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On Science Policy

It is difficult to wade through the science policies of the political parties. Like many policy statements, they are crammed with uplifting phrases: The future of science in New Zealand is critical to the growth and prosperity of the whole nation. If New Zealand is to remain within reach of the world's most advanced societies, our scientific literacy and ability to manipulate and adapt emerging technologies will be crucial.

You can't fail to agree with these concepts, but what do the policies suggest for the future of science in New Zealand? It can be hard enough to get a grip on what's happening in science now, let alone what the future might bring.

The last eighteen months have been a time of upheaval for the country's scientific community. The science reforms have been revolutionary. At the top level, cabinet ministers and senior administrators appear happy with the reforms. The massive changes undertaken over the past few years are seen as producing a science sector that will be effective and efficient.

Despite the political ramifications of the Labour-led reforms, National agrees that the moves have provided a "sensible change in emphasis".

The new Ministry for Research, Science and Technology is supposed to provide the policy advice. The associated Foundation provides the funding and management. This should let the science agencies get on with research once they have clearly identified their priorities and goals. The contestable pool of funds will encourage scientists to be more competitive and more cost-effective.

It sounds good, but you get a different feeling from the people actually involved in science. University researchers, laboratory technicians or DSIR librarians -- they all seem apprehensive about the future. Cutbacks in staff and funding have many worried. Others have already left the country, searching for a more secure future overseas.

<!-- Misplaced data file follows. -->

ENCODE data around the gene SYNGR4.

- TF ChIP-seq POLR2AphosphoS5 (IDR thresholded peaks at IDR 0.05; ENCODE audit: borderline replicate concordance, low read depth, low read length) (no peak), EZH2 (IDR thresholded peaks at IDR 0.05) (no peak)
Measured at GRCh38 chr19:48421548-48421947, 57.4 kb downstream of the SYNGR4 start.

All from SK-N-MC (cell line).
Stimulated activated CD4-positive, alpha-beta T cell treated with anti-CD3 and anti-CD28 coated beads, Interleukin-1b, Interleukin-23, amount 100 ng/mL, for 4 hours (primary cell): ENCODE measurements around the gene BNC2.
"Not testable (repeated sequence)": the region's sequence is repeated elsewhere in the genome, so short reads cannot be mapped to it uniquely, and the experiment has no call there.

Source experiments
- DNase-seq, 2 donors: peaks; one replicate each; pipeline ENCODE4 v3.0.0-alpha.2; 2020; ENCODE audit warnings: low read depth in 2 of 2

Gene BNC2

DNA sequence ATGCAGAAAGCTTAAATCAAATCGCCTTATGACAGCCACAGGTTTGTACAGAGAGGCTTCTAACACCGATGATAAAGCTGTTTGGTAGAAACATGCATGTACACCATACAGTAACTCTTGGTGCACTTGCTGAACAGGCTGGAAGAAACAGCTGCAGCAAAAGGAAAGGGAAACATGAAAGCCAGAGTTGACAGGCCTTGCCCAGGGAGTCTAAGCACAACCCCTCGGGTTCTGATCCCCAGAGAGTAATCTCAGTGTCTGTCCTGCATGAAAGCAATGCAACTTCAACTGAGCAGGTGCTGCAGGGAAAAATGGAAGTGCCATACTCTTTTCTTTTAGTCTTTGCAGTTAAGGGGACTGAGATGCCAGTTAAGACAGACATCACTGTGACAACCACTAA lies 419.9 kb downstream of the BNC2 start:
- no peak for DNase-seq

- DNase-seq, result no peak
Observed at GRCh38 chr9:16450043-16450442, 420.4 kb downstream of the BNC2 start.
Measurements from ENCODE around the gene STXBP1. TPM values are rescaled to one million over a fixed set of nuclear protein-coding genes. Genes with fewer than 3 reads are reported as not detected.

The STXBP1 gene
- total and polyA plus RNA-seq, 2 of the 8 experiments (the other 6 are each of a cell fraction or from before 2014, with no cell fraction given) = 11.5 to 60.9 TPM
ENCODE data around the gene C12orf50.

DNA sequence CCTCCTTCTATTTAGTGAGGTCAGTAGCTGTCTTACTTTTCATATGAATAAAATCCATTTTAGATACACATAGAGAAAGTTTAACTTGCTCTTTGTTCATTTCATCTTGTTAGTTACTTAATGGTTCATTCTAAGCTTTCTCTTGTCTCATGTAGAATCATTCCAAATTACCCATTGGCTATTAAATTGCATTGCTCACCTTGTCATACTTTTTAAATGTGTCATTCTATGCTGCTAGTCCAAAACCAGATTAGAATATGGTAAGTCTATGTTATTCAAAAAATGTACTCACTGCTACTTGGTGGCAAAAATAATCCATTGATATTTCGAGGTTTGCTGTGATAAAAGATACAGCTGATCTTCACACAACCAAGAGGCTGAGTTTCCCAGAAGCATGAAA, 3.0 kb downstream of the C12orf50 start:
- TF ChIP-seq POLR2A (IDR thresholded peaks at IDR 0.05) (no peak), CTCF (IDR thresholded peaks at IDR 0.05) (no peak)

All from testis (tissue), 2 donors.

The very language used produces a frustrating barrier. "Public good research", "outputs", "science providers", a full-blown jargon invented specially for the occasion. The bureaucrats and bean-counters are beating on the laboratory doors, demanding entry and accountability.

Most of us would agree that some form of assessment and cost-return analysis is necessary if New Zealand is to get the most from its science funding. The difficulty arises in convincing scientists that politicians have the ability to appreciate fully the advice they are given. This is particularly so in areas of basic research where commercial applications and public utility are not immediately obvious.

Michael Faraday got to the heart of the matter when challenged by some MPs to prove the utility of his experiments into electricity. He replied:

"I do not yet know what use it will be. But I am sure that one day, gentlemen, you will raise taxes on it."

Vicki Hyde is the editor of New Zealand Science Monthly.